Traffic Concepts
How Reblaze reports on the requests it receives
The Reblaze Dashboard and View Log provide intuitive yet very powerful ways of viewing your traffic.
Within those sections, your traffic data is reported in terms of several statistics:
Total incoming requests
Requests originating from humans.
Requests originating from traffic sources not (yet) verified to be human. Most of the requestors will be bots, but some will not be. More on this below.
Requests accepted by Reblaze and passed upstream to the origin (i.e., the web server, API endpoint, etc.).
Requests deemed to be hostile, and blocked.
Requests that were challenged. The challenge process is an important part of Reblaze's traffic processing, as seen below.
The Dashboard provides a variety of ways to view your traffic. Most of them do not include all of the above metrics in the same view (as in the first screenshot below), but some do (as in the second screenshot below).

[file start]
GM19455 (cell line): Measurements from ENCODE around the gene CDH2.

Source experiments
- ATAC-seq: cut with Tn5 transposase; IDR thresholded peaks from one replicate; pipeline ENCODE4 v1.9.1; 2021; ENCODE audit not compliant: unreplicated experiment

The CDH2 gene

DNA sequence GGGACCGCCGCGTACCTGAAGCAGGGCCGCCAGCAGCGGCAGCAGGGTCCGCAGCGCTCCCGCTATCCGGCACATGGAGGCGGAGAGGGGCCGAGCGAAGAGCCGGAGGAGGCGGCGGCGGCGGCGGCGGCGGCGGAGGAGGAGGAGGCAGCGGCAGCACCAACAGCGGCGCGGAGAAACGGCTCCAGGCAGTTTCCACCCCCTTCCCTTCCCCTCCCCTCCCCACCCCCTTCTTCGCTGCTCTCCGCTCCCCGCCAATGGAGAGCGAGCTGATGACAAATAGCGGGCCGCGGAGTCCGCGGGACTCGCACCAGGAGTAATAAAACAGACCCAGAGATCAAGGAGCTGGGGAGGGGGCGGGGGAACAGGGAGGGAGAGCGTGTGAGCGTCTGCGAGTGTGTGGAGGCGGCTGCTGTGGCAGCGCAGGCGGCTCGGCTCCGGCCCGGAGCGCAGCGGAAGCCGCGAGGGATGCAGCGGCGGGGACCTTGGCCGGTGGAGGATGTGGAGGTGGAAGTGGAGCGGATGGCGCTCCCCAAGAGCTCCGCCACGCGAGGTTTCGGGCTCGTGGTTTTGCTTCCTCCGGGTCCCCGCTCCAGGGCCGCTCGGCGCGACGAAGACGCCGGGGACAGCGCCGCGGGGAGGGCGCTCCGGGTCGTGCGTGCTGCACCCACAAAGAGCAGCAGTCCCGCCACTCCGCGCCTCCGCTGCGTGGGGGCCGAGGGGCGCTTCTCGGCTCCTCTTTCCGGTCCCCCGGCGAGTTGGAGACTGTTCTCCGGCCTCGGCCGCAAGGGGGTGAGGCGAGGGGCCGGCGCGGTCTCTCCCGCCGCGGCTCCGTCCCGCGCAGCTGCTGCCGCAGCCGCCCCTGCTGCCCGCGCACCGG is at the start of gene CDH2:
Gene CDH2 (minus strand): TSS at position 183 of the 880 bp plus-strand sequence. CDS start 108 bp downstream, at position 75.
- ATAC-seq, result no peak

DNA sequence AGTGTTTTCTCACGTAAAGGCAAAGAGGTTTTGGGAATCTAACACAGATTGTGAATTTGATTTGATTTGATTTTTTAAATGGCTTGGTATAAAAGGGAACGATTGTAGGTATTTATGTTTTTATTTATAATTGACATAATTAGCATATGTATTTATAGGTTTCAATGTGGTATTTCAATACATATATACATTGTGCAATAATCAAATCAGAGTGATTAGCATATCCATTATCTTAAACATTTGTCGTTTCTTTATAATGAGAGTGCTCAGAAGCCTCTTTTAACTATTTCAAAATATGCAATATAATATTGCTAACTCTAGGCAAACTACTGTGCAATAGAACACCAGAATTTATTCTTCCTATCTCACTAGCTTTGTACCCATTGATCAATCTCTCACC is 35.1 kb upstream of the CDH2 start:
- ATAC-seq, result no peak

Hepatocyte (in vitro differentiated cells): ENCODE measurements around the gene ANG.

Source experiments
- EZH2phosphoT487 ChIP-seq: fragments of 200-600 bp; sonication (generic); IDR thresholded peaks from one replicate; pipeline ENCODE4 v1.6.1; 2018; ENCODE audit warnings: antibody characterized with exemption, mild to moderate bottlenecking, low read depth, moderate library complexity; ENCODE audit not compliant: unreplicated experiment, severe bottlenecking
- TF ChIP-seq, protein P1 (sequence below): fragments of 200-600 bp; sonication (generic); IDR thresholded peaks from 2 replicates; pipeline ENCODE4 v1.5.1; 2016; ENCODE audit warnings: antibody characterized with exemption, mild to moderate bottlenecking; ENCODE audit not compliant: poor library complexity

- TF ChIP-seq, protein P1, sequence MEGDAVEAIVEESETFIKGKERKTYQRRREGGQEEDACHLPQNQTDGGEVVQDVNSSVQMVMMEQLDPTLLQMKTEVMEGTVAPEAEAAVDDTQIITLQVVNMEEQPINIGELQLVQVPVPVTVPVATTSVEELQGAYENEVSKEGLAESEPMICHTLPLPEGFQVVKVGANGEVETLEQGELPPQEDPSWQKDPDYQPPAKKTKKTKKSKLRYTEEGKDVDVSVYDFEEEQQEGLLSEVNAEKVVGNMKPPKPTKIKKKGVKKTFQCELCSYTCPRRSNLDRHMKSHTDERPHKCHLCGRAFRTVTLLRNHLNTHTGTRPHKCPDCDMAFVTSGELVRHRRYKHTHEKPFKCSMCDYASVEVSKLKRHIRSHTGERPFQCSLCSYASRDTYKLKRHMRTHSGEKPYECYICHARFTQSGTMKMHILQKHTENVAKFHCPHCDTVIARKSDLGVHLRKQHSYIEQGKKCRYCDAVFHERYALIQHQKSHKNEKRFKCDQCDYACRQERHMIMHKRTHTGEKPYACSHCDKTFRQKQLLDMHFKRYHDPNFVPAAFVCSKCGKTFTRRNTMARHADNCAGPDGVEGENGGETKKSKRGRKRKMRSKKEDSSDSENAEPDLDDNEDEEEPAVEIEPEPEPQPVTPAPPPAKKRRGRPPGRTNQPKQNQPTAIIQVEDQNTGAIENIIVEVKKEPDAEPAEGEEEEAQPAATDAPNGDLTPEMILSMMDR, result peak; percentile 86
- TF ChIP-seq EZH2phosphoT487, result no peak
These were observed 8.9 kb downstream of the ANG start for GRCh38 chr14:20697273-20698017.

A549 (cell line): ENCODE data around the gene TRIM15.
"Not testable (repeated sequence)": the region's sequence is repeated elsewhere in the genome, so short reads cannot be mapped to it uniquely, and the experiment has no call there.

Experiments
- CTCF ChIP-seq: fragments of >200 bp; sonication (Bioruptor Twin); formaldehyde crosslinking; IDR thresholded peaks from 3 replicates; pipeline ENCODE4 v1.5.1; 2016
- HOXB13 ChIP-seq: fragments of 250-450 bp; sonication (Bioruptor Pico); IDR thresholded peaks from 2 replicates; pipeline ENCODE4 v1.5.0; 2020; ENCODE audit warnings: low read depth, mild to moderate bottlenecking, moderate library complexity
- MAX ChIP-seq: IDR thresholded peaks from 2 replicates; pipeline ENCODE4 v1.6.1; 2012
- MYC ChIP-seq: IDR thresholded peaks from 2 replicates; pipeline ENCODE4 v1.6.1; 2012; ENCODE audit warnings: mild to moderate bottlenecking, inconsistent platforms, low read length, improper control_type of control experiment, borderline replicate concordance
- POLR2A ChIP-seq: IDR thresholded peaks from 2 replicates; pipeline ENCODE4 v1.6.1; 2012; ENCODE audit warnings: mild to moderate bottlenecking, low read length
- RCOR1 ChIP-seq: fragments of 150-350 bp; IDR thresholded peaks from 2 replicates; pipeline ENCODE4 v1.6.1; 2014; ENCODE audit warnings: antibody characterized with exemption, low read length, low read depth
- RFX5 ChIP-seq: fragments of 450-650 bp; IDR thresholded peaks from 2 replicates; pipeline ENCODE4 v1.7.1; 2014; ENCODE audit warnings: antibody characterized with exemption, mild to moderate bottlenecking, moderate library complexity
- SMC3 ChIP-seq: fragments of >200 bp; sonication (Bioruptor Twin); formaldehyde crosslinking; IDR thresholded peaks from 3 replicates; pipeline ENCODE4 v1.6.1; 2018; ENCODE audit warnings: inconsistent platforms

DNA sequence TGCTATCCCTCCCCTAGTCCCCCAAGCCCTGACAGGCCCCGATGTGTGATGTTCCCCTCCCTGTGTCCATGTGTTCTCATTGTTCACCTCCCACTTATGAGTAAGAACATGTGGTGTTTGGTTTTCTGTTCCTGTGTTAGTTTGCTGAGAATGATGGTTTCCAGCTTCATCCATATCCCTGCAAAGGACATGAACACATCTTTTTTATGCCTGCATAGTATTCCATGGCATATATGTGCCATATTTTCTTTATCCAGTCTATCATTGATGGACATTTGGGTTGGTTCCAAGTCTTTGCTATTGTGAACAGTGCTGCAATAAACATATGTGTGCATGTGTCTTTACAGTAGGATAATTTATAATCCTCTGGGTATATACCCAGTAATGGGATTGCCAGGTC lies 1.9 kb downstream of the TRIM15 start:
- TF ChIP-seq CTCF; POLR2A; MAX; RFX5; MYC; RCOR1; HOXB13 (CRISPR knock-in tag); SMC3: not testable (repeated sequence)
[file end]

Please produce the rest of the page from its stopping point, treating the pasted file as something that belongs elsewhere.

This graph shows Hits, Challenges, and Blocked
The Top Sessions view shows all the metrics
Reblaze processes "web" requests (http/s traffic for a web site or application) differently than API requests from a mobile/native application. Mobile applications have different methods of client authentication, as discussed here: Mobile SDK.
The discussion below is for sites and web applications.

The Challenge Process

Most of the Reblaze interface focuses on configuration for:
  • The detection and mitigation of hostile requests.
  • The detection and mitigation of hostile behavior of requestors.
The challenge process is different. It is built into Reblaze, and provides a third approach to security. It mitigates threats based on the requestor's identity and environment.
When Reblaze receives the first request from a previously unknown traffic source (below described as the "user"), this is the typical process that is followed.
  1. 1.